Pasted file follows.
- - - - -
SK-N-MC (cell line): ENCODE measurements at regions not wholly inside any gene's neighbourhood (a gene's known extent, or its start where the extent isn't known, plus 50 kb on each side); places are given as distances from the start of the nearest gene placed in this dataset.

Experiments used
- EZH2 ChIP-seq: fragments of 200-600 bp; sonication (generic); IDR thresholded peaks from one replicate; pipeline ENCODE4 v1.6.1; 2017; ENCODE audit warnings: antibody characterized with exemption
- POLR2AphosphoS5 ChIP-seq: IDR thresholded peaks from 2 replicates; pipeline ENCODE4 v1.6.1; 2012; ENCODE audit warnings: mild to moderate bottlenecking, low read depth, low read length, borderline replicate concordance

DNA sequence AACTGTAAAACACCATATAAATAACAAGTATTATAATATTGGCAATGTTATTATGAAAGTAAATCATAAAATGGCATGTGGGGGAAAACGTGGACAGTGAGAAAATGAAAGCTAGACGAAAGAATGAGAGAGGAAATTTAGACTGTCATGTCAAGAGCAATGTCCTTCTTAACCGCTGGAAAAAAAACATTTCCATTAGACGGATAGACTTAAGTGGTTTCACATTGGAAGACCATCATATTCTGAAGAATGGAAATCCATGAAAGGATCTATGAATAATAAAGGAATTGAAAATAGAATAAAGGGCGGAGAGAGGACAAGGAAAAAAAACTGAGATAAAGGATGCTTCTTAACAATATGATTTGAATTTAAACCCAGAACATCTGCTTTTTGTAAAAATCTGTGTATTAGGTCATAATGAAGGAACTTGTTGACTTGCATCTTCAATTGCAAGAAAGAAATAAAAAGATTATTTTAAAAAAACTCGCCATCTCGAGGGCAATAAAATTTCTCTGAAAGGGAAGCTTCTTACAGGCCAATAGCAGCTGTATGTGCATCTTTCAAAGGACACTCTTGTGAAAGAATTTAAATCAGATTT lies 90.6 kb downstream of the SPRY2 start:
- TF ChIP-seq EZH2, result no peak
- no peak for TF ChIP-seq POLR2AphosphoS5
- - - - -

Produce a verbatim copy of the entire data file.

SK-N-MC (cell line): ENCODE measurements at regions not wholly inside any gene's neighbourhood (a gene's known extent, or its start where the extent isn't known, plus 50 kb on each side); places are given as distances from the start of the nearest gene placed in this dataset.

Experiments used
- EZH2 ChIP-seq: fragments of 200-600 bp; sonication (generic); IDR thresholded peaks from one replicate; pipeline ENCODE4 v1.6.1; 2017; ENCODE audit warnings: antibody characterized with exemption
- POLR2AphosphoS5 ChIP-seq: IDR thresholded peaks from 2 replicates; pipeline ENCODE4 v1.6.1; 2012; ENCODE audit warnings: mild to moderate bottlenecking, low read depth, low read length, borderline replicate concordance

DNA sequence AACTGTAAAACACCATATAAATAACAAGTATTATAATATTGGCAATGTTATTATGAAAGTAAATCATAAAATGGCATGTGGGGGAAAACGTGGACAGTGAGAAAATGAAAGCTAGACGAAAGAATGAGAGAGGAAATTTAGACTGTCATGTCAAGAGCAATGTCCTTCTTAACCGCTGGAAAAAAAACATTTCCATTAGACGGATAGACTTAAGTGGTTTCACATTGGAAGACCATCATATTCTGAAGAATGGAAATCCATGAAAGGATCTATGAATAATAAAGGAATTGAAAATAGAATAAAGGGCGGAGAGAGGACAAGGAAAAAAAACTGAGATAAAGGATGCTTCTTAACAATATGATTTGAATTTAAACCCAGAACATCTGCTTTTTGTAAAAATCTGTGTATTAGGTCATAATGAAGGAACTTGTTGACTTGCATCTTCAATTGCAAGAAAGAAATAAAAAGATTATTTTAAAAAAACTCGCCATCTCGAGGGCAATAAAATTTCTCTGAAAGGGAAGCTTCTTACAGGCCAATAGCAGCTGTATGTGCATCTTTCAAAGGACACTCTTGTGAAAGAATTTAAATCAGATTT lies 90.6 kb downstream of the SPRY2 start:
- TF ChIP-seq EZH2, result no peak
- no peak for TF ChIP-seq POLR2AphosphoS5